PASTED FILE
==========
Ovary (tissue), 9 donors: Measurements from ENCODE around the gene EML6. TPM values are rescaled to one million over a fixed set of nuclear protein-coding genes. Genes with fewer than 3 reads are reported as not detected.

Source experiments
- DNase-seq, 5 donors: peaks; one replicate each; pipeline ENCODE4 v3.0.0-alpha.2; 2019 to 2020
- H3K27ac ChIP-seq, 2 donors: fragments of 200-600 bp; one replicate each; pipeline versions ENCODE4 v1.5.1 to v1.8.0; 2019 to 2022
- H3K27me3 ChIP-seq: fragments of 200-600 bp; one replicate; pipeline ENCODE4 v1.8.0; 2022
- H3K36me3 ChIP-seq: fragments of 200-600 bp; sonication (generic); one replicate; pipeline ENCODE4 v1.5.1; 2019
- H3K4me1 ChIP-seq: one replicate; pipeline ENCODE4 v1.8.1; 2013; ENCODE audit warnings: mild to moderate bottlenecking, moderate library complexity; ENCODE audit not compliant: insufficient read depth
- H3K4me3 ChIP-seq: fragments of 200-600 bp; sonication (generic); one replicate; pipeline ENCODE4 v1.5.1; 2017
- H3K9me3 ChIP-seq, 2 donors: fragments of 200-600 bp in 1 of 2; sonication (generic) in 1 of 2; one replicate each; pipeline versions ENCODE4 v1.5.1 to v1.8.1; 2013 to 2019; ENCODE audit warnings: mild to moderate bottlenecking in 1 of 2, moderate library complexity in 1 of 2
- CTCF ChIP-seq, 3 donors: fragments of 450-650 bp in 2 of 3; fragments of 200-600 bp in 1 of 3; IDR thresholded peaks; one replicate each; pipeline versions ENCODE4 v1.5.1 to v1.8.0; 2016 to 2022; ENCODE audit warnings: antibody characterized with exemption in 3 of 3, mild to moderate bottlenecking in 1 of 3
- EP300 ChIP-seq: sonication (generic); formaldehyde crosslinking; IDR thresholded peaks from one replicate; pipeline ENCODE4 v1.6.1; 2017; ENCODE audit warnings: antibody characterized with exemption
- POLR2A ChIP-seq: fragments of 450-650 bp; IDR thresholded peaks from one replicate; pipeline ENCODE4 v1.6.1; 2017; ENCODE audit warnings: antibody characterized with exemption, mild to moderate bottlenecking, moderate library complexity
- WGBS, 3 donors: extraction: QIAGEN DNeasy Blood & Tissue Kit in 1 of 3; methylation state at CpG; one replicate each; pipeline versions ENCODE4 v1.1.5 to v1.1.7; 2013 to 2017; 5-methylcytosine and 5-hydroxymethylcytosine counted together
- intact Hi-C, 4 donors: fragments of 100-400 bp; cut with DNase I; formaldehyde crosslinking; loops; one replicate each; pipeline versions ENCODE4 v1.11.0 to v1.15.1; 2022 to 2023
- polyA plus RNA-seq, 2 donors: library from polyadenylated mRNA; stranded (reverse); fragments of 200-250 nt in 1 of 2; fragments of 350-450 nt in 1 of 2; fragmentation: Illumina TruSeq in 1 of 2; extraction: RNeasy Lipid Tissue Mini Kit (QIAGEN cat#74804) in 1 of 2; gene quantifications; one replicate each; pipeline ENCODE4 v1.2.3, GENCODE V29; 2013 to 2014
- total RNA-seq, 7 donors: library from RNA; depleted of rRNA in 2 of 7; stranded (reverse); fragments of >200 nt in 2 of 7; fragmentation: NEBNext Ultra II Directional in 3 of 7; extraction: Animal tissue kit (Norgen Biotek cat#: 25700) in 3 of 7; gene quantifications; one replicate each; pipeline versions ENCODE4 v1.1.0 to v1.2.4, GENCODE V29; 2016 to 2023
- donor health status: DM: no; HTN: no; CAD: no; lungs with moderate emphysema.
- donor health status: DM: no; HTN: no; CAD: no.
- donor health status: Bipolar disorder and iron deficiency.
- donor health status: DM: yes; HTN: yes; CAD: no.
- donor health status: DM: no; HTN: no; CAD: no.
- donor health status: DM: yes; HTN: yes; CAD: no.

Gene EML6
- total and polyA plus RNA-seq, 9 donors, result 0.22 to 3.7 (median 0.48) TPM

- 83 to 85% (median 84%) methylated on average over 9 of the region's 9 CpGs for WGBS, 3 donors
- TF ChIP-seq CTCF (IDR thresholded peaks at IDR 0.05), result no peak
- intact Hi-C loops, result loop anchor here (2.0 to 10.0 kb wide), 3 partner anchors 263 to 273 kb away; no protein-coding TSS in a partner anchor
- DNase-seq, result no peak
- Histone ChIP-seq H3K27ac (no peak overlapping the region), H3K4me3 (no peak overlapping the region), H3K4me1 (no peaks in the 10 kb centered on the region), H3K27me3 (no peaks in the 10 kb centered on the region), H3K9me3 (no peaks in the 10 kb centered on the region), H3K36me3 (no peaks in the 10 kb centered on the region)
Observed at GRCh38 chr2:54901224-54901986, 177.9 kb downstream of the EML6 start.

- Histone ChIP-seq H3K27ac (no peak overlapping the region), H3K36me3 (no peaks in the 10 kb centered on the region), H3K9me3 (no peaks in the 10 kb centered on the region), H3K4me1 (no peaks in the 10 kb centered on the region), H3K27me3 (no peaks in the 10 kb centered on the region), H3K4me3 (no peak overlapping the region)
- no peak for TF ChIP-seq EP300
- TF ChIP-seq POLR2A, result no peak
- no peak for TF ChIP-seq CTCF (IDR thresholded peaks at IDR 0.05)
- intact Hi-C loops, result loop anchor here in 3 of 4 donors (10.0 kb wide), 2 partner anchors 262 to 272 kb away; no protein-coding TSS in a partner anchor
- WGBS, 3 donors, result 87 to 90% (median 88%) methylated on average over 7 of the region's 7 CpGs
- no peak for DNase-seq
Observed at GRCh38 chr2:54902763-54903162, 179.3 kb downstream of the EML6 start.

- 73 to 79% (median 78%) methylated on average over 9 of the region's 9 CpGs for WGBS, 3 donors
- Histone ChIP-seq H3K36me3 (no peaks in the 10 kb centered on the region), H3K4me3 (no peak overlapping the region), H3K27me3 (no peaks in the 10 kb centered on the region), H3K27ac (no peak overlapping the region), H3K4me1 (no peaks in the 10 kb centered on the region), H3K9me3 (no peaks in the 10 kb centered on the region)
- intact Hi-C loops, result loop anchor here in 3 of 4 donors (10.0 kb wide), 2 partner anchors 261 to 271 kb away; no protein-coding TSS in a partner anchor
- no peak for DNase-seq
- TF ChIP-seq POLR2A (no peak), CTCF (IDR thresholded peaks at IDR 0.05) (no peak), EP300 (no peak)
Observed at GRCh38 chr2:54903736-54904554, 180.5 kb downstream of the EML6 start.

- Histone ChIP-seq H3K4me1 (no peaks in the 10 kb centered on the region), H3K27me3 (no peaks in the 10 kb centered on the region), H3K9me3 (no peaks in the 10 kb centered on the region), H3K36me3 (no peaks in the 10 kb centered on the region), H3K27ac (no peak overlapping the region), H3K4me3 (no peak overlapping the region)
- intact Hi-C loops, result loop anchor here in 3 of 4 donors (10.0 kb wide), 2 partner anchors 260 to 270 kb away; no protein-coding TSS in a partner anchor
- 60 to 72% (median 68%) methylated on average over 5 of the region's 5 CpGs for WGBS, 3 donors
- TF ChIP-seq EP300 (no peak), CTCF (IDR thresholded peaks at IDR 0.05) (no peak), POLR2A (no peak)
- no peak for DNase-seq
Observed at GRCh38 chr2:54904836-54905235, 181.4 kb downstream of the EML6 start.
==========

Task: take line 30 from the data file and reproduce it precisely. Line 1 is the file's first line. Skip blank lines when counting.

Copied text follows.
Observed at GRCh38 chr2:54901224-54901986, 177.9 kb downstream of the EML6 start.